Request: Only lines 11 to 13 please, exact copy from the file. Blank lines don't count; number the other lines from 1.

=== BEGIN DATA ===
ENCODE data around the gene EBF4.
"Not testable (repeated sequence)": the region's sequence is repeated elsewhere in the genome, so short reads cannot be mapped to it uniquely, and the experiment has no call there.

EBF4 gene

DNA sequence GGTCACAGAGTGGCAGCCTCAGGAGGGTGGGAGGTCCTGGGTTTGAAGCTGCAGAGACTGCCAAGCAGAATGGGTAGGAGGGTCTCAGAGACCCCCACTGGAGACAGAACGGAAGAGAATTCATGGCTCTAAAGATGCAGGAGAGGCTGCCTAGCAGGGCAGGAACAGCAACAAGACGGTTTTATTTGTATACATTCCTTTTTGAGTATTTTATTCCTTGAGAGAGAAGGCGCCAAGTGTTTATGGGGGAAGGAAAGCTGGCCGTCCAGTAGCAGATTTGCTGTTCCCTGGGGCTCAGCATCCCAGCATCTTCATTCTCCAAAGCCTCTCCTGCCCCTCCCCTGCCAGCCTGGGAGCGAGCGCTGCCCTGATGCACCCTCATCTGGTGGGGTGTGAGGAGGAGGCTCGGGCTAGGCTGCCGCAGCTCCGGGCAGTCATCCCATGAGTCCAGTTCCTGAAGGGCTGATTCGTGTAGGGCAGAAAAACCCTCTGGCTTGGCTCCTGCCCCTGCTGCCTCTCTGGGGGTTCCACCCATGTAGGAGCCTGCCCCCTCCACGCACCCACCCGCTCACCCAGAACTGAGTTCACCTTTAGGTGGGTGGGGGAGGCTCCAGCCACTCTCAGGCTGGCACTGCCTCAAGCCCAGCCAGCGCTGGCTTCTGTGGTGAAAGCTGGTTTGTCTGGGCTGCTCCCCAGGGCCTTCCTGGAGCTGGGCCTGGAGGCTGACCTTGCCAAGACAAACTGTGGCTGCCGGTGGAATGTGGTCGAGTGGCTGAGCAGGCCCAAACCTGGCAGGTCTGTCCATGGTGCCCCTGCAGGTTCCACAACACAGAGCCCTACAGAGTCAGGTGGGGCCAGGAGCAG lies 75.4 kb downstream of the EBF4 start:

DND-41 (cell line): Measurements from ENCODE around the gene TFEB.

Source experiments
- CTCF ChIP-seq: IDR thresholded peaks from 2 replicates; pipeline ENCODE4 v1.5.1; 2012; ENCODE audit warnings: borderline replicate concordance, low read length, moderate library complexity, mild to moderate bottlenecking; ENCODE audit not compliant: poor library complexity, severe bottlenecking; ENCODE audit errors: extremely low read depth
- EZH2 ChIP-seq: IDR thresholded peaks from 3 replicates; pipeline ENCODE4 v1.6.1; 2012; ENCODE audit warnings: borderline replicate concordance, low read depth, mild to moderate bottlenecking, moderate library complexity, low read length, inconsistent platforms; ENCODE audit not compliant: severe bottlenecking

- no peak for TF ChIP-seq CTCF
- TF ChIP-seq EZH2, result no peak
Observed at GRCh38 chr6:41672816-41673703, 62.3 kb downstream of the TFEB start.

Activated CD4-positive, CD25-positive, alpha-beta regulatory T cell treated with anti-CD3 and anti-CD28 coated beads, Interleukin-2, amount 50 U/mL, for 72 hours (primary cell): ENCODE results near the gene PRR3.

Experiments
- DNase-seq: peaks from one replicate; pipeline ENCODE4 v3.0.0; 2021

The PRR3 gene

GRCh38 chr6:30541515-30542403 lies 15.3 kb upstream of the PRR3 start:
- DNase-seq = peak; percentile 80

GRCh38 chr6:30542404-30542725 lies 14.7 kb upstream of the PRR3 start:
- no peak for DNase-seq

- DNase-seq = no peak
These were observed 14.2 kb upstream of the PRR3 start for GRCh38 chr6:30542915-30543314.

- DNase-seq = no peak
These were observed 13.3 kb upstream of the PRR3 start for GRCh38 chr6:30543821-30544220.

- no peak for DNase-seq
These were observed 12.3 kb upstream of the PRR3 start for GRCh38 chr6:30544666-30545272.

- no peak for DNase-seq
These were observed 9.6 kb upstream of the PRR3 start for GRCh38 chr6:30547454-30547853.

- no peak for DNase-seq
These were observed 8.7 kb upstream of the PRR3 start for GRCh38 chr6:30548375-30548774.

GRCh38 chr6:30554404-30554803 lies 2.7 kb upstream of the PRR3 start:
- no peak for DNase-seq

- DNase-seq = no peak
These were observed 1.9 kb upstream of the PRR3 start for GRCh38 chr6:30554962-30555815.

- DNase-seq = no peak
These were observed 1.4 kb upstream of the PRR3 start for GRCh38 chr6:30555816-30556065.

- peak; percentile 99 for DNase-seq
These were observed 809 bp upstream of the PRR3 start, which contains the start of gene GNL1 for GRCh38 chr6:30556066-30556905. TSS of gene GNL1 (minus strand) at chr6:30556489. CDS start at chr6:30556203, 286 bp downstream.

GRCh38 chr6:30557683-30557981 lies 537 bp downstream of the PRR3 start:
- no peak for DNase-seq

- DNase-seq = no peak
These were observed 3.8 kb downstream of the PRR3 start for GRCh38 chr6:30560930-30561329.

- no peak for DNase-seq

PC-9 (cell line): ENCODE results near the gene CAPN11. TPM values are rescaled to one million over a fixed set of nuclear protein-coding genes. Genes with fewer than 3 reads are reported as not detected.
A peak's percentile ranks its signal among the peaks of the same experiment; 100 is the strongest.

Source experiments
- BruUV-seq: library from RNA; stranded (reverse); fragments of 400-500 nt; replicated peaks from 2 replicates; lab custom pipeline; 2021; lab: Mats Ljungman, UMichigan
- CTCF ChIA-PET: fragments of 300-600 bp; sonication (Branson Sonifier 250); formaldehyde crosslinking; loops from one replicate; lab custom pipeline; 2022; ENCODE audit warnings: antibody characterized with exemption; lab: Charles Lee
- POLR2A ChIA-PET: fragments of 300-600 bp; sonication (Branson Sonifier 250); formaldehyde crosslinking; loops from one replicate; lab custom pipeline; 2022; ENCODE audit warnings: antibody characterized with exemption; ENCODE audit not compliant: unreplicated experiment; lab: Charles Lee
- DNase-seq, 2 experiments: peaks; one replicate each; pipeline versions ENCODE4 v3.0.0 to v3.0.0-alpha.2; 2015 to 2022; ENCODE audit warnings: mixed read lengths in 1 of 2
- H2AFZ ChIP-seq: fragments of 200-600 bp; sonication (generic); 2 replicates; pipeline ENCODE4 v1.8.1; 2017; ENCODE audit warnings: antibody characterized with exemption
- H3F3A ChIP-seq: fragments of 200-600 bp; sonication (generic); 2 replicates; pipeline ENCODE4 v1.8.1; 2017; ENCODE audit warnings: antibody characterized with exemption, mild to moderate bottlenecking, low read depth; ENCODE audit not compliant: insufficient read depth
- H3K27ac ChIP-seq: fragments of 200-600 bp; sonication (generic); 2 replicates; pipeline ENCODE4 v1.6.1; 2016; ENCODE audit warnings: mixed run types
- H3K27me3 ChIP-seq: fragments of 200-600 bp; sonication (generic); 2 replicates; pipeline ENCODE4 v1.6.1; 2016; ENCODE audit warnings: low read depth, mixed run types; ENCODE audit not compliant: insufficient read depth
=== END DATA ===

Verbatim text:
Observed at GRCh38 chr6:41672816-41673703, 62.3 kb downstream of the TFEB start.

Activated CD4-positive, CD25-positive, alpha-beta regulatory T cell treated with anti-CD3 and anti-CD28 coated beads, Interleukin-2, amount 50 U/mL, for 72 hours (primary cell): ENCODE results near the gene PRR3.

Experiments